Emily says Jacob's message wasn't a credible threat, in fact, it wasn't a threat at all.
"He was saying he was in trouble," Emily told CBS 8. "These kids have the slang you know, they have their own verbiage...he meant that he is dead tomorrow. He is going to be in the office dead tomorrow. He left school. He's in trouble. He had called me immediately after leaving the school and said, Oh my gosh, Mom, I was in the office for over two hours. I don't know why I was in there. They put me in the counselor's room. They didn't even turn the lights on for me. I asked to use the bathroom twice. They wouldn't let me. I left the office. Mom, please don't be mad at me. Please don't be mad at me."
But oftentimes, says Trump, school administrators, and school districts act without much guidance on just how they should go about determining whether a threat is credible, or, in Emily's opinion, even a threat at all.
San Dieguito Union's Response: School Safety
And while Emily says her son's post on social media may have been harmless, it ultimately is up to school administrators, in this case, Principal Kim, to interpret the message while trying to ensure the safety of her students and faculty members.
"The San Dieguito Union High School District takes student safety very seriously. Every student, teacher and staff member has a right to feel safe when they come to school or their place of work," said a district spokesperson when asked about the incident.
The spokesperson said that it could not comment further about the particular case but said students are provided a handbook at the beginning of the school year that outlines what is expected of them while at school.
"The privacy of our students and their families is an inherent right for all members of the San Dieguito Union High School District community as afforded to them by the Family Educational Rights and Privacy Act. Thus, the district does not and cannot comment on individual students academic or disciplinary records. Carmel Valley Middle School provides a student agenda with behavioral expectations to all students at the beginning of the year."
The district also provided the following policy in regard to discipline and what qualifies as a threat.
"Made terrorist threats against school officials and/or school property. A terrorist threat includes any written or oral statement by a person who willfully threatens to commit a crime which will result in death or great bodily injury to another person or property damage in excess of $1,000, with the specific intent that the statement is to be taken as a threat, even if there is no intent of actually carrying it out."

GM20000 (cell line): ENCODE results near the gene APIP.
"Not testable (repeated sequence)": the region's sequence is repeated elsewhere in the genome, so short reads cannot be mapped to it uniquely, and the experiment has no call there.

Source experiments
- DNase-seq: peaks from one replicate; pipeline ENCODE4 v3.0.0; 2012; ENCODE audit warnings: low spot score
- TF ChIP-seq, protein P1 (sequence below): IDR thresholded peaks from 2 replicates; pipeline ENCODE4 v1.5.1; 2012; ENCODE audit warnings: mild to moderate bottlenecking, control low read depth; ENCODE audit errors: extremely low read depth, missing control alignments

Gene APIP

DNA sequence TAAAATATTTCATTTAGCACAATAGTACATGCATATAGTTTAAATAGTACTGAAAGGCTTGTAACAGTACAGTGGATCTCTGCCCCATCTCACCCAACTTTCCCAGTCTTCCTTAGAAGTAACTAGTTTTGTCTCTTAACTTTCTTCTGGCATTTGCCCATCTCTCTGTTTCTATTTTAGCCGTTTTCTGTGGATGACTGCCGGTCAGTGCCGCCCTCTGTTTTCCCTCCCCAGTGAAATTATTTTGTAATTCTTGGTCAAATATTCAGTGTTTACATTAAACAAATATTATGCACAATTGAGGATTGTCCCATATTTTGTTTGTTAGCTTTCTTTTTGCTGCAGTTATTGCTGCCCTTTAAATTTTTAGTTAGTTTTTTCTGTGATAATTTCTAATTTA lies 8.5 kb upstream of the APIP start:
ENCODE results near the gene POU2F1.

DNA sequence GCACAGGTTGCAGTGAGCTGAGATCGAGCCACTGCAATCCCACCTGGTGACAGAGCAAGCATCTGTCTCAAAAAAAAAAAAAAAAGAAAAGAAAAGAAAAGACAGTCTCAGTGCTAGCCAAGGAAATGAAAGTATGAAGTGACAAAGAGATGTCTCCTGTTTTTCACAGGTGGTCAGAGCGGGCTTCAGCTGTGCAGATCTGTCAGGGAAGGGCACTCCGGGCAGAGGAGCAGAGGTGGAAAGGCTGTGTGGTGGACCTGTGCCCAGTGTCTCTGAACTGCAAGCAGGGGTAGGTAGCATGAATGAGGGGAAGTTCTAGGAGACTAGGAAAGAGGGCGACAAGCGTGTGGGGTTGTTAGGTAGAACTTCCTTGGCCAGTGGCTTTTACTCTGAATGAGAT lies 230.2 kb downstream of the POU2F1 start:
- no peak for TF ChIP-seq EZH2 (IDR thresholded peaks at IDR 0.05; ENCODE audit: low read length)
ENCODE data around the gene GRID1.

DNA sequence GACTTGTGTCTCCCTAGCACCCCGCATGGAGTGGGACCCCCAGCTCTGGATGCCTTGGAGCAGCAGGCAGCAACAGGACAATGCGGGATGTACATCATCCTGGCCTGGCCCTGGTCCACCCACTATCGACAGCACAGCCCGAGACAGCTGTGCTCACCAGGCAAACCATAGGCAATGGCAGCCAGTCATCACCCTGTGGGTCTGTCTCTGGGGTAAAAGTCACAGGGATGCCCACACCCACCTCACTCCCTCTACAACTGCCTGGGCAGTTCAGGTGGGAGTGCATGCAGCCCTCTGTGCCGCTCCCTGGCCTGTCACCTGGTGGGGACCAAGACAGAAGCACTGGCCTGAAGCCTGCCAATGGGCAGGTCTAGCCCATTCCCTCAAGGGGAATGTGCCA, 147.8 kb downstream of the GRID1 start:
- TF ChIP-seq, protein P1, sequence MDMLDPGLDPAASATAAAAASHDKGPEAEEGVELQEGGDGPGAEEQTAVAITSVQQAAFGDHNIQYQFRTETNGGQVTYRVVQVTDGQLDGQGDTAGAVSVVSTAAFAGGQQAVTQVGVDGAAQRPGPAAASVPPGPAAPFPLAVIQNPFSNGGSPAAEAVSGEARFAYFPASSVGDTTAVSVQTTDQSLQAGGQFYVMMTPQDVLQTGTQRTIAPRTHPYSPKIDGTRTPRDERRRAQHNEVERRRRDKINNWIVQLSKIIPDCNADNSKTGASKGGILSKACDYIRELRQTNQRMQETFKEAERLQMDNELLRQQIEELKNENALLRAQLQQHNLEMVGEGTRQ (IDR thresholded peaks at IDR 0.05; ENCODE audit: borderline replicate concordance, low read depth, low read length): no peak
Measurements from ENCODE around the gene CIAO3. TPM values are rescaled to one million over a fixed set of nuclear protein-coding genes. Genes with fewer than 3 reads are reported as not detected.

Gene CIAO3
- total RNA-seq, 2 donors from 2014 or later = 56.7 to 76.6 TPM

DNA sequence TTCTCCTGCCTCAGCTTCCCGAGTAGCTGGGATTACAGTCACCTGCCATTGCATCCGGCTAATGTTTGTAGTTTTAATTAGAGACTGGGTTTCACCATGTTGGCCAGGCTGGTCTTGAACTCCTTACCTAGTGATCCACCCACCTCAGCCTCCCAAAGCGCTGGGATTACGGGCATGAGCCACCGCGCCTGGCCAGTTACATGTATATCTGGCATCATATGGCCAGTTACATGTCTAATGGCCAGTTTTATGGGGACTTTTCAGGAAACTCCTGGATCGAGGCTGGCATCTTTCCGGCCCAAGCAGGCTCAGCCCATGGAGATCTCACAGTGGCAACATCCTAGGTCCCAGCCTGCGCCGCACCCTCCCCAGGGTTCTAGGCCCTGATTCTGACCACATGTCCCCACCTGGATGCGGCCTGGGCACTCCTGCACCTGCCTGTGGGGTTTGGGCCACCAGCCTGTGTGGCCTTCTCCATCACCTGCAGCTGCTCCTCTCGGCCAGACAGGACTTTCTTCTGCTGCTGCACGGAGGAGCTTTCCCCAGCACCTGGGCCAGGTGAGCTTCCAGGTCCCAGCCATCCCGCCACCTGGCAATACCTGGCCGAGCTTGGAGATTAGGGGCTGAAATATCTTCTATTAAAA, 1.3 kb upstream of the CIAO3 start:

San Dieguito Union: Threat Assessment
And while the district provided discipline guidelines for students who threaten violence at school, it did not provide the policy it has when investigating the perceived threats.
In recent years, school districts have implemented "threat assessment" guidelines to weed out what are harmless or poorly worded social media posts or text messages from students.
The San Diego County Office of Education which provides resources for schools throughout the county adopted a threat assessment in 2021.
"In conjunction with the San Diego County District Attorney’s office, the San Diego County Office of Education released the San Diego County School Threat Protocol guidance document. The San Diego County School Threat Protocol is designed to promote the safety of students across San Diego County and to facilitate a coordinated response to threats of school violence," said a spokesperson from the County Office of Education.
The protocol includes a "school threat assessment decision tree" that is intended to guide principals and school officials while encountering a potential violent threat.
The first step suggests administrators "evaluate the threat" by interviewing the student who made the statement, as well as interviewing other witnesses, and considering the student's "intentions" and whether or not they intend to harm someone.
If after doing so and there was no intent to do any harm, then administrators should find that the message or statement was, according to the protocol, "not a threat."
The spokesperson for the district would not confirm whether or not it followed the threat assessment protocol.
Meanwhile, Emily says the answer is clear.